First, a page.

Thumbnail Image

Sustainable Mountain Development - Enhancing the resilience of mountain people and their environments










Also available in:
No results found.

Related items

Showing items related by metadata.

  • Thumbnail Image
    Book (stand-alone)
    Mountain fisheries in developing countries 2003
    Also available in:
    No results found.

    Mountains of the world cover about one-fifth of the land surface, are home to one-tenth of the world's population, and provide livelihood to some of the poorest communities in the world. Mountain lakes and streams are a source of freshwater for countless riparian human communities, support industries, provide water for irrigation and hydropower electricity production and for fish. Some countries situated in mountain areas are landlocked, with no access to marine fishery resources, hence the fish of lakes, streams, rivers and reservoirs are an important source of animal protein, always in short supply in mountain countries. The Fifty-third General Assembly of the United Nations declared the year 2002 the “International Year of Mountains”. With the present document, that reviews the current status of capture fisheries and aquaculture in mountains of developing countries of Asia, Latin America, Africa and the Pacific, the FAI Fisheries Department contributes to the efforts of the United N ations to promote sustainable mountain development. As fisheries play an important role in providing food and income to people in mountain areas, they must be integrated into the rural development and water resource development initiatives. Several problem areas are common to neighbouring countries in mountain regions and fishery resources, such as migratory fish stocks, may have to be shared. Specific action programmes for mountain countries, with collaborative actions on a regional scale, may become the most cost-effective way to address those common problems and share experiences.
  • Thumbnail Image
    Booklet
    Mountain Partnership Secretariat – Annual Report 2021 2022
    Also available in:
    No results found.

    The Mountain Partnership is the United Nations voluntary alliance of partners dedicated to mountain peoples and environments. The Secretariat of the Mountain Partnership is hosted by FAO. This Annual Report outlines the Mountain Partnership Secretariat’s key achievements in promoting sustainable mountain development in 2021. The publication documents the Secretariat’s work in the areas of advocacy, communication and knowledge management, brokering joint action and leading capacity development initiatives. It frames the Secretariat’s work within the main topics of tackling climate change, restoring mountain ecosystems, empowering youth, promoting mountain products and enterprises, and developing more sustainable tourism in mountains. The 2021 Annual Report also highlights a selection of Mountain Partnership members’ activities around the world to celebrate the many local, national, regional and international collaborations, institutional strengthening, thematic conferences and scientific reports that have taken place within the framework of the Mountain Agenda.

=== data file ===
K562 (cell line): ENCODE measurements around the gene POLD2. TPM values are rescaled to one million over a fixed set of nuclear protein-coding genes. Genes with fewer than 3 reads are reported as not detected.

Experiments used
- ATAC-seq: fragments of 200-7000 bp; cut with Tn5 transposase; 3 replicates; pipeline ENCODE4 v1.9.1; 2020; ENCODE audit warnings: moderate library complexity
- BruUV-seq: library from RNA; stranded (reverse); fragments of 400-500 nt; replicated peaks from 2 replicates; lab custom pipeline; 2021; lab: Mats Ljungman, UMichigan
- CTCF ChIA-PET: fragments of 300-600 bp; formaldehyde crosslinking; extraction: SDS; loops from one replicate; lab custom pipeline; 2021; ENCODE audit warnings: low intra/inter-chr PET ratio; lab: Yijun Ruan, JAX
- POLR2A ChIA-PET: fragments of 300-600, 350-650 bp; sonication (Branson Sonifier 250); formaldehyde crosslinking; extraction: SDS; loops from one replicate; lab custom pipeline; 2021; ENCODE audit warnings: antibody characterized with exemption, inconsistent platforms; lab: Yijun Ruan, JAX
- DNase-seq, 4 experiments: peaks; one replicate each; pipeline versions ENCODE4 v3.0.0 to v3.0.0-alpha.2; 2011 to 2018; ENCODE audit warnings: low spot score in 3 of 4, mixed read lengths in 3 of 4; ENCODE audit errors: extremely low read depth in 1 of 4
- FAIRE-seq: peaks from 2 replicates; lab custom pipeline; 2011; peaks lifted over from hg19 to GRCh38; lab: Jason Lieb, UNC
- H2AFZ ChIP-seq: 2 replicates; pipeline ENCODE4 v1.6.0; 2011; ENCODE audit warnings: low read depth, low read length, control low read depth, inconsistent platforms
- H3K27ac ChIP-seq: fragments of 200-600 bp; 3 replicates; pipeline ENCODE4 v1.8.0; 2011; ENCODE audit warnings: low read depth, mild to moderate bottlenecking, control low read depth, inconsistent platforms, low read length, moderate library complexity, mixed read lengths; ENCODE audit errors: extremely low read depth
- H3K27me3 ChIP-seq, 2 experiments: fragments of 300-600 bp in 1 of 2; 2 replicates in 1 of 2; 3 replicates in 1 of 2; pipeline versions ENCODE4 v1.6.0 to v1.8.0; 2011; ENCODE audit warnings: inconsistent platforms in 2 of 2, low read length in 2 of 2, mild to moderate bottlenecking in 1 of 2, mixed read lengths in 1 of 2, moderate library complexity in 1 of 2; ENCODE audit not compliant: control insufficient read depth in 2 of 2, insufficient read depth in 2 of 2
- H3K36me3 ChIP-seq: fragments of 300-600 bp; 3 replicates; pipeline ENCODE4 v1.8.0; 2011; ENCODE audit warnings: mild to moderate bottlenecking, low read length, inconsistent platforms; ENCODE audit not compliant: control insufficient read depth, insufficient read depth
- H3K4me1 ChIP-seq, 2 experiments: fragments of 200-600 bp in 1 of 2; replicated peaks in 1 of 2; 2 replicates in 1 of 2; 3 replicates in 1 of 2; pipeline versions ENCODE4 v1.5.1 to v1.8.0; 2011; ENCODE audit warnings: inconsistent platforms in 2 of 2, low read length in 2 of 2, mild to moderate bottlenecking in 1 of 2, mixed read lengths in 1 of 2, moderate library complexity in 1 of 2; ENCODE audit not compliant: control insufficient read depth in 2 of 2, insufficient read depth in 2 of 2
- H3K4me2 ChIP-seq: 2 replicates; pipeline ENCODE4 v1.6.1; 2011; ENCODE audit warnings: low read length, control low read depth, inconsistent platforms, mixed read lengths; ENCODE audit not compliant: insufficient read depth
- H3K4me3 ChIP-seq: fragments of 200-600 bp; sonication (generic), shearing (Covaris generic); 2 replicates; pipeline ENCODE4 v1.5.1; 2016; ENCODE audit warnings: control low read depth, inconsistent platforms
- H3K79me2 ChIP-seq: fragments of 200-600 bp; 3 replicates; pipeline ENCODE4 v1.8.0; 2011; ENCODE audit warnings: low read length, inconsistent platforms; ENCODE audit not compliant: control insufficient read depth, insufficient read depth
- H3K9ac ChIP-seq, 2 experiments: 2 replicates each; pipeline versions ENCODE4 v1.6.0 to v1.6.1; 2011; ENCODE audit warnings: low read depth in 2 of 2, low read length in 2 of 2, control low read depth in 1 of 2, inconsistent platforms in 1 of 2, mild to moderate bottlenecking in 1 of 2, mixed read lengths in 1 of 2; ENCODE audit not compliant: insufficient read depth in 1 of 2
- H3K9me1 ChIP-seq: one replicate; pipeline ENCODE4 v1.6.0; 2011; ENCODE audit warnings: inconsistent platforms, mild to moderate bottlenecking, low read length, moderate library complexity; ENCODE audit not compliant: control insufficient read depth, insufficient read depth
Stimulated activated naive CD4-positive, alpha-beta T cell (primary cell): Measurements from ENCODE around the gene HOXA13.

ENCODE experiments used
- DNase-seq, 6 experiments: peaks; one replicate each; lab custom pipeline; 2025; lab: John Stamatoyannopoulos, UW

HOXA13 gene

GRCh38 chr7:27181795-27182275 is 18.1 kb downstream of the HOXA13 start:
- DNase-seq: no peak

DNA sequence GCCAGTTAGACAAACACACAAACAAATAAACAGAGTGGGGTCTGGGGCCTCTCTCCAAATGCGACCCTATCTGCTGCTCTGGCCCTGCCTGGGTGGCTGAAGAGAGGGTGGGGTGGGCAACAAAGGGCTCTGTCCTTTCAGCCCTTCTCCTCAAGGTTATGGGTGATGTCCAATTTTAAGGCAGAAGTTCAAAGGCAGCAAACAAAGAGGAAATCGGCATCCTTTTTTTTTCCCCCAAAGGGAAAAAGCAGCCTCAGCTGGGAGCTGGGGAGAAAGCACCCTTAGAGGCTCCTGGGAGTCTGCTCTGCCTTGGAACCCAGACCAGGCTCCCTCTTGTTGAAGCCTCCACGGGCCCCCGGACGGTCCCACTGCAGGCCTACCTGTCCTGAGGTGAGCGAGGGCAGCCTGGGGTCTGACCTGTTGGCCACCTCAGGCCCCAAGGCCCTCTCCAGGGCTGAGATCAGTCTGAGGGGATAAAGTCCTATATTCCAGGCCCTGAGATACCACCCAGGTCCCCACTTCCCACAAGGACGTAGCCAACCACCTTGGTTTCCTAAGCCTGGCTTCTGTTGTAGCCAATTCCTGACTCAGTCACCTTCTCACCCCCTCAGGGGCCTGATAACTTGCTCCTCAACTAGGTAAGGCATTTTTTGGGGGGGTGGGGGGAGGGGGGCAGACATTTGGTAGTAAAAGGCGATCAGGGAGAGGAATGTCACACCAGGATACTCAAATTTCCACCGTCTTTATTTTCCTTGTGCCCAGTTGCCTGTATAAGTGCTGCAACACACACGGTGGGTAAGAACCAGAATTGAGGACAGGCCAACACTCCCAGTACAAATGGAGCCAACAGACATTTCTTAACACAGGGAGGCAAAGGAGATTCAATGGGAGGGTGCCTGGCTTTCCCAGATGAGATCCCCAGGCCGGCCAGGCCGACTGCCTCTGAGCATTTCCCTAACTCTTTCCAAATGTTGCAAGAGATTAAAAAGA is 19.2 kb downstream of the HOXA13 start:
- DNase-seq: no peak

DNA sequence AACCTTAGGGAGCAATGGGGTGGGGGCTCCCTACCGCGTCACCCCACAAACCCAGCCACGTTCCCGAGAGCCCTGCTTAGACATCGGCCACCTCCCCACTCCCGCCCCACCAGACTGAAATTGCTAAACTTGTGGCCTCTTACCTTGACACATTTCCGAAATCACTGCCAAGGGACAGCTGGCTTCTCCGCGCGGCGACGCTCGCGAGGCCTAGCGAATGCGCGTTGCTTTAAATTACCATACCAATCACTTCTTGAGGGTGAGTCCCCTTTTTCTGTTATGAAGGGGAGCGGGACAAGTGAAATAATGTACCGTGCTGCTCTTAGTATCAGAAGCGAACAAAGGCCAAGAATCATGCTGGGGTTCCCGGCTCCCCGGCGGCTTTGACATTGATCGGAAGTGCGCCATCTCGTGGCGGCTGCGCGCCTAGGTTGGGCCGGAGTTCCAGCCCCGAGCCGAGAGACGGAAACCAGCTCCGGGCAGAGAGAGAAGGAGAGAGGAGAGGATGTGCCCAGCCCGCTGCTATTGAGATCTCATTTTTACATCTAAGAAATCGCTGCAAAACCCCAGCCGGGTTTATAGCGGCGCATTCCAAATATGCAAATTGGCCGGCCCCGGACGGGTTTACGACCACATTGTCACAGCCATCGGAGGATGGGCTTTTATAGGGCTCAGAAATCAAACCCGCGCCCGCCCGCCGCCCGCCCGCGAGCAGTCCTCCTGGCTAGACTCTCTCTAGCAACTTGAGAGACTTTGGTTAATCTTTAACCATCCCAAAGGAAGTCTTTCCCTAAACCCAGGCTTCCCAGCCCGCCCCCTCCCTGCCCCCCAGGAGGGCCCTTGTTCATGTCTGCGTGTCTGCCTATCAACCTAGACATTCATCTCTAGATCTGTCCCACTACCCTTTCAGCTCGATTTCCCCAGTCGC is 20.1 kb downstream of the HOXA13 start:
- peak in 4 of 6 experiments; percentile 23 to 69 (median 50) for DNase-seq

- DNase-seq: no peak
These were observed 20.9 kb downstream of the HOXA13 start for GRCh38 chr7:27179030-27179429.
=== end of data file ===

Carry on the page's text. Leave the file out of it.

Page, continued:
• Thumbnail Image
    Book (stand-alone)
    Understanding and protecting mountain soils
    A contribution from mountain areas to the I4704E/1/05.15 International Year of Soils 2015
    2015
    Also available in:
    No results found.

    In every mountain region, soils constitute the foundation for agriculture, supporting essential ecosystem functions and food security. Mountain soils benefit not only the 900 million people living in the world’s mountainous areas but also billions more living downstream. Soil is a fragile resource that needs time to regenerate. Mountain soils are particularly susceptible to climate change, deforestation, unsustainable farming practices and resource extraction methods that affect their fertility and trigger land degradation, desertification and disasters such as floods and landslides. Mountain peoples often have a deep-rooted connection to the soils they live on; it is a part of their heritage. Over the centuries, they have developed solutions and techniques, indigenous practices, knowledge and sustainable soil management approaches which have proved to be a key to resilience. This publication, produced by the Mountain Partnership as a contribution to the International Year of Soils 201 5, presents the main features of mountain soil systems, their environmental, economic and social values, the threats they are facing and the cultural traditions concerning them. Case studies provided by Mountain Partnership members and partners around the world showcase challenges and opportunities as well as lessons learned in soil management. This publication presents a series of lessons learned and recommendations to inform mountain communities, policy-makers, development experts and academic s who support sustainable mountain development.

Users also downloaded

Showing related downloaded files

No results found.